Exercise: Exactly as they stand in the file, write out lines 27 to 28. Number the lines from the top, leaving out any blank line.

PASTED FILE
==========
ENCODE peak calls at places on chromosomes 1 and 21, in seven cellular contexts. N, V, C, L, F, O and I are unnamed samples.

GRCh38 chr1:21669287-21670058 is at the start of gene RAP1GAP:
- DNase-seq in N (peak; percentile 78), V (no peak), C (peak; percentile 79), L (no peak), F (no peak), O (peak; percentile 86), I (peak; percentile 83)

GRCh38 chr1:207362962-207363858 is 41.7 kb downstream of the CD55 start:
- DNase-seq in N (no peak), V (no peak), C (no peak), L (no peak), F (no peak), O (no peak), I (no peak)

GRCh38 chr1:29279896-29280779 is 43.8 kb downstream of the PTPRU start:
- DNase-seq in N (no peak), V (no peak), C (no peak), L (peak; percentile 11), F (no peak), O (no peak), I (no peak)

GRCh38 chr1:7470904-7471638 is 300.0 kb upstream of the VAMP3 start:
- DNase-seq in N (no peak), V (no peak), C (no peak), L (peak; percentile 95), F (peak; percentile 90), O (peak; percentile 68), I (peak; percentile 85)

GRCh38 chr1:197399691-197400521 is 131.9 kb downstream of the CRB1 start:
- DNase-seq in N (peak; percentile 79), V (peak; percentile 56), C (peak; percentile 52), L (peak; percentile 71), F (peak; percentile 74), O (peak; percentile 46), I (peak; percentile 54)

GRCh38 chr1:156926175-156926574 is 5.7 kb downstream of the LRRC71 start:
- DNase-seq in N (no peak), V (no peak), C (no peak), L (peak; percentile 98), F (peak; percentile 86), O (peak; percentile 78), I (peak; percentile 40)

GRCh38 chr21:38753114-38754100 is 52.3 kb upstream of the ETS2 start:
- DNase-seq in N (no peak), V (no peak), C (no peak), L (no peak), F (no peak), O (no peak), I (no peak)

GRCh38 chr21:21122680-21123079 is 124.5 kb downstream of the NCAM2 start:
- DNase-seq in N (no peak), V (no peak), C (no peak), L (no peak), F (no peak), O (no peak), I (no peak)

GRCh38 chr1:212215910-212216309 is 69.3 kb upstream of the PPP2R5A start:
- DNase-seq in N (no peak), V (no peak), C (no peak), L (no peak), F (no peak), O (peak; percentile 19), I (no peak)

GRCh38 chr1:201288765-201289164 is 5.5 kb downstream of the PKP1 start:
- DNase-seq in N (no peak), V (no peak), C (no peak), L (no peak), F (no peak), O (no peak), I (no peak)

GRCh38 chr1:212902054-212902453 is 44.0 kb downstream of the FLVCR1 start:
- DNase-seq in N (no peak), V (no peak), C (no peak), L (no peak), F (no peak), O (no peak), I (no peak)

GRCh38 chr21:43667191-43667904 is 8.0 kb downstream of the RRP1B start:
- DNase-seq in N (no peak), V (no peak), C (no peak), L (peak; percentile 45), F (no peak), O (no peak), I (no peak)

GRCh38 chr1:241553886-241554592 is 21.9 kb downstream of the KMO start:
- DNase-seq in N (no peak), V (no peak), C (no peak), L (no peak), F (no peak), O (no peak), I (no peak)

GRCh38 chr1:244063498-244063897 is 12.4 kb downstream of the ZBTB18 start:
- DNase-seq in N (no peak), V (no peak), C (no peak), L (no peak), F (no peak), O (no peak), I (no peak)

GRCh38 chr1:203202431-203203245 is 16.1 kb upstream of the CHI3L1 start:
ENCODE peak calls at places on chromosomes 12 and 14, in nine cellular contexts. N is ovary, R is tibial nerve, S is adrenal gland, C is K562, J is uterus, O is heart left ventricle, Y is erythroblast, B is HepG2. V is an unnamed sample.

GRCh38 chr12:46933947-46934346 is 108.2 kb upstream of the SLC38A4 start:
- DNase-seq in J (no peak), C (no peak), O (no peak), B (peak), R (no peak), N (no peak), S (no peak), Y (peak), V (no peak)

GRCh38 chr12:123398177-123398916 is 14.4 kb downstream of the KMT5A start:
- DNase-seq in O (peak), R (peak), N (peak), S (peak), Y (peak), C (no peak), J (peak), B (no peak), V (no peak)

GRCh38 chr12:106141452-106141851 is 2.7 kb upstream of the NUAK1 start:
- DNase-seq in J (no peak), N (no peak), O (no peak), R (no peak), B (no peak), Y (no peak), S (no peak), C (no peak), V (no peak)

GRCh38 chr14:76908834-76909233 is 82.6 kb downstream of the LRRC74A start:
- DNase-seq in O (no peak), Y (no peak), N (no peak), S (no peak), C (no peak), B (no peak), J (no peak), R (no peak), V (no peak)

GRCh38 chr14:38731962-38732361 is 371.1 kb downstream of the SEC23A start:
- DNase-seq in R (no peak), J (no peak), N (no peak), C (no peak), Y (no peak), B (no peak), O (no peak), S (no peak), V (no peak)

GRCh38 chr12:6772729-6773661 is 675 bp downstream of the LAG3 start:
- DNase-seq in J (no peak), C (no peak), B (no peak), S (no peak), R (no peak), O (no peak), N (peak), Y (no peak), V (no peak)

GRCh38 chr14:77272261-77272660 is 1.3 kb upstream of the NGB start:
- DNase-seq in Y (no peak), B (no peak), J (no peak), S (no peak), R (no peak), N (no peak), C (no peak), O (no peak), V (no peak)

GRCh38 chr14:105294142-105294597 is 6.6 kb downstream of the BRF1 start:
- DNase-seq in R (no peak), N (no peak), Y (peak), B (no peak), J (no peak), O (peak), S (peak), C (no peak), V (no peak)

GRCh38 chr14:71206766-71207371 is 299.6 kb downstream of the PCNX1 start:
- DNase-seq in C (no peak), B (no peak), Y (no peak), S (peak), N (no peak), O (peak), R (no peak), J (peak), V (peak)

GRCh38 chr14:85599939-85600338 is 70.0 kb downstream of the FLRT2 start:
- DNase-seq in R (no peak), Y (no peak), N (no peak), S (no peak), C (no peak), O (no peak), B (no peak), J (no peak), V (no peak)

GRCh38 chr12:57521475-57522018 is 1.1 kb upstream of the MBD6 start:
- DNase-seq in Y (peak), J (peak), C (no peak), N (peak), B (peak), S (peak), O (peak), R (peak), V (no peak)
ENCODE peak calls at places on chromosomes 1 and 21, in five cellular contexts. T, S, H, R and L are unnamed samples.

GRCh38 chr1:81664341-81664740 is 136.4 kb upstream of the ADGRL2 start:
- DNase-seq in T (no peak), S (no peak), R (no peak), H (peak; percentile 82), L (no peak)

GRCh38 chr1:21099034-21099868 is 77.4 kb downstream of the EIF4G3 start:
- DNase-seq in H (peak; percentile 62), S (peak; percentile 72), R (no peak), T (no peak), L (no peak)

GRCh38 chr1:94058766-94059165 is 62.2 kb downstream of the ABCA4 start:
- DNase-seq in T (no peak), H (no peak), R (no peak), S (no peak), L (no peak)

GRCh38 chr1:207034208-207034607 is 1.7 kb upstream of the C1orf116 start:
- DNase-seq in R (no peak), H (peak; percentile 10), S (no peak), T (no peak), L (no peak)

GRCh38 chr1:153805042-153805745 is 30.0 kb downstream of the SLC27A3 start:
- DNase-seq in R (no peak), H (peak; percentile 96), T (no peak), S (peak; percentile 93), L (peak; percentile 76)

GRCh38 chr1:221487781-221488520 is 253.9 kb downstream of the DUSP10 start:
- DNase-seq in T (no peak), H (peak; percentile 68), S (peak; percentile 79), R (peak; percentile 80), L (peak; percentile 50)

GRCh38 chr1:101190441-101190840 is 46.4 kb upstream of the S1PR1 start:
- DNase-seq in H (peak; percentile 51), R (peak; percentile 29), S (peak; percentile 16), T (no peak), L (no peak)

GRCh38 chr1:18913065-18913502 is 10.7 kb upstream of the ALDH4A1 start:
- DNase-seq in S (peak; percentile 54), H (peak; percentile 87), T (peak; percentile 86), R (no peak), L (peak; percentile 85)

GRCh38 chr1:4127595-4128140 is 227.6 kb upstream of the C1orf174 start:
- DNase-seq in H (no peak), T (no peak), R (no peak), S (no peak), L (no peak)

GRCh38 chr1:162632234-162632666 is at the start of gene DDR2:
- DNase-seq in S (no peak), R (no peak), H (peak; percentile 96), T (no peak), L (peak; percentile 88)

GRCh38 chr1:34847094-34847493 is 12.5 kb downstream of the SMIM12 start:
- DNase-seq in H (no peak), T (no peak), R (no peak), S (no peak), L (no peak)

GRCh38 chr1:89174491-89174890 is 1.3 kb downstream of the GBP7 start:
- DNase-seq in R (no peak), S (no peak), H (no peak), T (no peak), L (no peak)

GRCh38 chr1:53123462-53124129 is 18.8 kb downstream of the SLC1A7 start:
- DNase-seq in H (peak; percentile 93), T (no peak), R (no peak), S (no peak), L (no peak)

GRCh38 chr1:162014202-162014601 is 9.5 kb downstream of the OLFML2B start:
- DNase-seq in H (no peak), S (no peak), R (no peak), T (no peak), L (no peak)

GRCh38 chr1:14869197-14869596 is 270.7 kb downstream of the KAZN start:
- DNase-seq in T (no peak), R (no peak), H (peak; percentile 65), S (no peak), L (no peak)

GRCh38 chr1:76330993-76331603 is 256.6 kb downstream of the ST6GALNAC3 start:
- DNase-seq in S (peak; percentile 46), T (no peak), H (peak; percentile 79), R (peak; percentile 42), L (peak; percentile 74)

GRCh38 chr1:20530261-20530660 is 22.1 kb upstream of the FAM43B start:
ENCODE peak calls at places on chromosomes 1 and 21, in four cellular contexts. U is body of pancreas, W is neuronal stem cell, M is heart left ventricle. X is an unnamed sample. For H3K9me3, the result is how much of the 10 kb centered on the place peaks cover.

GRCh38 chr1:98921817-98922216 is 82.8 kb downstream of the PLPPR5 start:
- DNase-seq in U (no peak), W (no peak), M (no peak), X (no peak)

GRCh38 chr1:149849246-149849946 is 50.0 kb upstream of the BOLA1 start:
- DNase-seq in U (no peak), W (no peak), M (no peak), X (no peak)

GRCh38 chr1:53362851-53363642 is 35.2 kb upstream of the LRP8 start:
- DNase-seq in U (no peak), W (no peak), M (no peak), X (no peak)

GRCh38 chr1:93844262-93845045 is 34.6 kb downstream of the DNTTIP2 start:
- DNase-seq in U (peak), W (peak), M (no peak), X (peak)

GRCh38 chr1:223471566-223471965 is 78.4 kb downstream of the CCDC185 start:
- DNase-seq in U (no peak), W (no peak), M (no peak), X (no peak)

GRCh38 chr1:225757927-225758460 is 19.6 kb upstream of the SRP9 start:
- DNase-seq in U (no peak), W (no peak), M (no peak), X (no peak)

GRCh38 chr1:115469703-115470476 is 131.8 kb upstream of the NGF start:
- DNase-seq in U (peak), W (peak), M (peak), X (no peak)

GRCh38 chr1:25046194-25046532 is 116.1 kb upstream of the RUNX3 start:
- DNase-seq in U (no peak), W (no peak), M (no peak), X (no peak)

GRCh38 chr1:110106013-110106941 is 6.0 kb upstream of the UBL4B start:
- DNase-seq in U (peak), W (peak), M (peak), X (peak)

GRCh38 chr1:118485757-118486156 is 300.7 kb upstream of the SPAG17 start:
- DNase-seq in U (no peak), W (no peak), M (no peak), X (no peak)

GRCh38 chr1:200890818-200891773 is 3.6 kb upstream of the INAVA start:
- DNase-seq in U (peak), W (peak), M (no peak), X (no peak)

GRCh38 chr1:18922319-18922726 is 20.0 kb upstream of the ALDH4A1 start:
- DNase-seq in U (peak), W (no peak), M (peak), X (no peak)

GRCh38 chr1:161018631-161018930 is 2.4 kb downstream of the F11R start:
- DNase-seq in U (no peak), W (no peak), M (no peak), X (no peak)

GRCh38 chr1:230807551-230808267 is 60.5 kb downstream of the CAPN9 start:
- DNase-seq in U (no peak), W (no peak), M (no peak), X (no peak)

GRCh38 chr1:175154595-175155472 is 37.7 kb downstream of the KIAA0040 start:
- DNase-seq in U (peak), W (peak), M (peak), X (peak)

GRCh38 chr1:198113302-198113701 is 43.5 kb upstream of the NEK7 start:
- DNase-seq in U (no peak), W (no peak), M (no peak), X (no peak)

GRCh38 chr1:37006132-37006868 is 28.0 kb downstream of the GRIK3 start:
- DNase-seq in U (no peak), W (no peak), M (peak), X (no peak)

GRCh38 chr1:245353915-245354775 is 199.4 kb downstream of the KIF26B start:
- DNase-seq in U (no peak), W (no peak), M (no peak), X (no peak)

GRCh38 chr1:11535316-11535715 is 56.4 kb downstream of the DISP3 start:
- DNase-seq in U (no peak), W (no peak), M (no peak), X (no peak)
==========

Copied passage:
- DNase-seq in N (no peak), V (no peak), C (no peak), L (no peak), F (no peak), O (no peak), I (no peak)

GRCh38 chr1:244063498-244063897 is 12.4 kb downstream of the ZBTB18 start: